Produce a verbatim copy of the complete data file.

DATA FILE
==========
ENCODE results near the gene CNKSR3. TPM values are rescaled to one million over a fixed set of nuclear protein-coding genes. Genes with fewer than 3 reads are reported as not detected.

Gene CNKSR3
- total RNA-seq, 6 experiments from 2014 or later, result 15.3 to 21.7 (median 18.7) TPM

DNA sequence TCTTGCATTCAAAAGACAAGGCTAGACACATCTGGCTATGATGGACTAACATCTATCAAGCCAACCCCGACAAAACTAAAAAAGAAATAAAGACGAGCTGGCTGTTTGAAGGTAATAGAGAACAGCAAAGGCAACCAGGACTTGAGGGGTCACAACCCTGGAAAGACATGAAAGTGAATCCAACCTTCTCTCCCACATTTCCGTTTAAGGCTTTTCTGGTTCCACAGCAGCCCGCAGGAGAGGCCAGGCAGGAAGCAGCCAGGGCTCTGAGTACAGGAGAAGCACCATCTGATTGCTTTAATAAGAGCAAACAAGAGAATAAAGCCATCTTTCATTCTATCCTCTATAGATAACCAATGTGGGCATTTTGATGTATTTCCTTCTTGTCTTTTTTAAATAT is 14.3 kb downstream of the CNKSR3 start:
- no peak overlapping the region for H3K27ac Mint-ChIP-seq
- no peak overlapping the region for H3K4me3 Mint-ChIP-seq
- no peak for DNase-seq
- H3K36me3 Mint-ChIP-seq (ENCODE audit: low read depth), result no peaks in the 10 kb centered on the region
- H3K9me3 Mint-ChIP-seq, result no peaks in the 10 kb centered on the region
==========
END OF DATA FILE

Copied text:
ENCODE results near the gene CNKSR3. TPM values are rescaled to one million over a fixed set of nuclear protein-coding genes. Genes with fewer than 3 reads are reported as not detected.

Gene CNKSR3
- total RNA-seq, 6 experiments from 2014 or later, result 15.3 to 21.7 (median 18.7) TPM

DNA sequence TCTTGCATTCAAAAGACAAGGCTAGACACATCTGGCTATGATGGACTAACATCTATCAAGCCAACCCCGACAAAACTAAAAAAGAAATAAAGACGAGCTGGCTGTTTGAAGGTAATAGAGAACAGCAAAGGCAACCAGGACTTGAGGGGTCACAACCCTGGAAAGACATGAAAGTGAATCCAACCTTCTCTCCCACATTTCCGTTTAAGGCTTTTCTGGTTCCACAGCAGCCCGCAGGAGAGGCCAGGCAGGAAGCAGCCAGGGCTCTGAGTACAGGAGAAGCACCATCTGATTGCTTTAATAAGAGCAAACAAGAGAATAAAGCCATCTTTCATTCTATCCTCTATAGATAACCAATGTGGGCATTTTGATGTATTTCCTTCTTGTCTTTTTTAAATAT is 14.3 kb downstream of the CNKSR3 start:
- no peak overlapping the region for H3K27ac Mint-ChIP-seq
- no peak overlapping the region for H3K4me3 Mint-ChIP-seq
- no peak for DNase-seq
- H3K36me3 Mint-ChIP-seq (ENCODE audit: low read depth), result no peaks in the 10 kb centered on the region
- H3K9me3 Mint-ChIP-seq, result no peaks in the 10 kb centered on the region